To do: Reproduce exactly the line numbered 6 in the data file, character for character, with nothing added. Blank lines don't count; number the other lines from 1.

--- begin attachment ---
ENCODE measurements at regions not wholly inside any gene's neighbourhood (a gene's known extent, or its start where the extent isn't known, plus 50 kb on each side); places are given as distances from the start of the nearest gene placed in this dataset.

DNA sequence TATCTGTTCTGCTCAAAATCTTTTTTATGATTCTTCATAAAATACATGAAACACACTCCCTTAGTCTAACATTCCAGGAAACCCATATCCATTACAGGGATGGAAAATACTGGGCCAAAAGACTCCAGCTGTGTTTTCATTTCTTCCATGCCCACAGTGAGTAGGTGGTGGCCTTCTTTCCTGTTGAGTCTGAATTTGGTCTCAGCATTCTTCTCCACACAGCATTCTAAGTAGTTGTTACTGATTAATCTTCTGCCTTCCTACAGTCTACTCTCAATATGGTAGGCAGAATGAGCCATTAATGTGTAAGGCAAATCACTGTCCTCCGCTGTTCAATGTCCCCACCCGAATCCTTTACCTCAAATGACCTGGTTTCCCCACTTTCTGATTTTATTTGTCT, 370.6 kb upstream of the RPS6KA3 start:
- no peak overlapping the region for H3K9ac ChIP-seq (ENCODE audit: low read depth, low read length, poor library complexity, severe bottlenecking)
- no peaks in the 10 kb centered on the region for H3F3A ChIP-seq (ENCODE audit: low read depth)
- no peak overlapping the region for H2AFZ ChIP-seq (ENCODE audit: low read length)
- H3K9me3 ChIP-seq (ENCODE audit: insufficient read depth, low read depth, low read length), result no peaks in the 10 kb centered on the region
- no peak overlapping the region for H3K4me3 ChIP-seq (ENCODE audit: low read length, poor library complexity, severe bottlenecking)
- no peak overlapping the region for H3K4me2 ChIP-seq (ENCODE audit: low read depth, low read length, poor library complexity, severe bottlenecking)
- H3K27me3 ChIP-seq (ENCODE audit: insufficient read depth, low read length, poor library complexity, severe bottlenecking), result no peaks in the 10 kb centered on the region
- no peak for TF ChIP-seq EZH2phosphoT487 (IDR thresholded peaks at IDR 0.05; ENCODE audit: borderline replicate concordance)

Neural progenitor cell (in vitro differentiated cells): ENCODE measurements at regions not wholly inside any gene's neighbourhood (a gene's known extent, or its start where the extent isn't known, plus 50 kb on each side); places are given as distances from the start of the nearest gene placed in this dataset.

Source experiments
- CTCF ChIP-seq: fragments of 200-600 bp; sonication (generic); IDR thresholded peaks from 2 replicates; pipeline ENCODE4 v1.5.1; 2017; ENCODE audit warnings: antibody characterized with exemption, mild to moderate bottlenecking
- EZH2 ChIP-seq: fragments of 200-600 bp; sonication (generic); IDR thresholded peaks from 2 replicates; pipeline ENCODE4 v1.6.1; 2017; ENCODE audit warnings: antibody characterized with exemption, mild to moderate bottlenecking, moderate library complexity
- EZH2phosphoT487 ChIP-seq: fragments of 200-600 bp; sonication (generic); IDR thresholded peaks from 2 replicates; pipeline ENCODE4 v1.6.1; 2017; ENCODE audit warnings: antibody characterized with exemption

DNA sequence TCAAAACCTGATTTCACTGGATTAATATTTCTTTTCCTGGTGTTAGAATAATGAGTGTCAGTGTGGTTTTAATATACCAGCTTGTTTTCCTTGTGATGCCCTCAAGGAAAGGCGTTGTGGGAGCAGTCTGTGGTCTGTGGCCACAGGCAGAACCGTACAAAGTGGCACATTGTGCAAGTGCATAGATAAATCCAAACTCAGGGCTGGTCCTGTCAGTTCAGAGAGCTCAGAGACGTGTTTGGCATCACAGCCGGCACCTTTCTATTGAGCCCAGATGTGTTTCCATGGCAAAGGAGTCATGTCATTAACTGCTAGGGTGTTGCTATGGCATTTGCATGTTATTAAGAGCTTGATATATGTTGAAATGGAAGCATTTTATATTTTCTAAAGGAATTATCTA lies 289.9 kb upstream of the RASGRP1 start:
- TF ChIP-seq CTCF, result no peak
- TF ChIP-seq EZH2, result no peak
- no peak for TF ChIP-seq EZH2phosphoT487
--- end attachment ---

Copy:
- H3K9me3 ChIP-seq (ENCODE audit: insufficient read depth, low read depth, low read length), result no peaks in the 10 kb centered on the region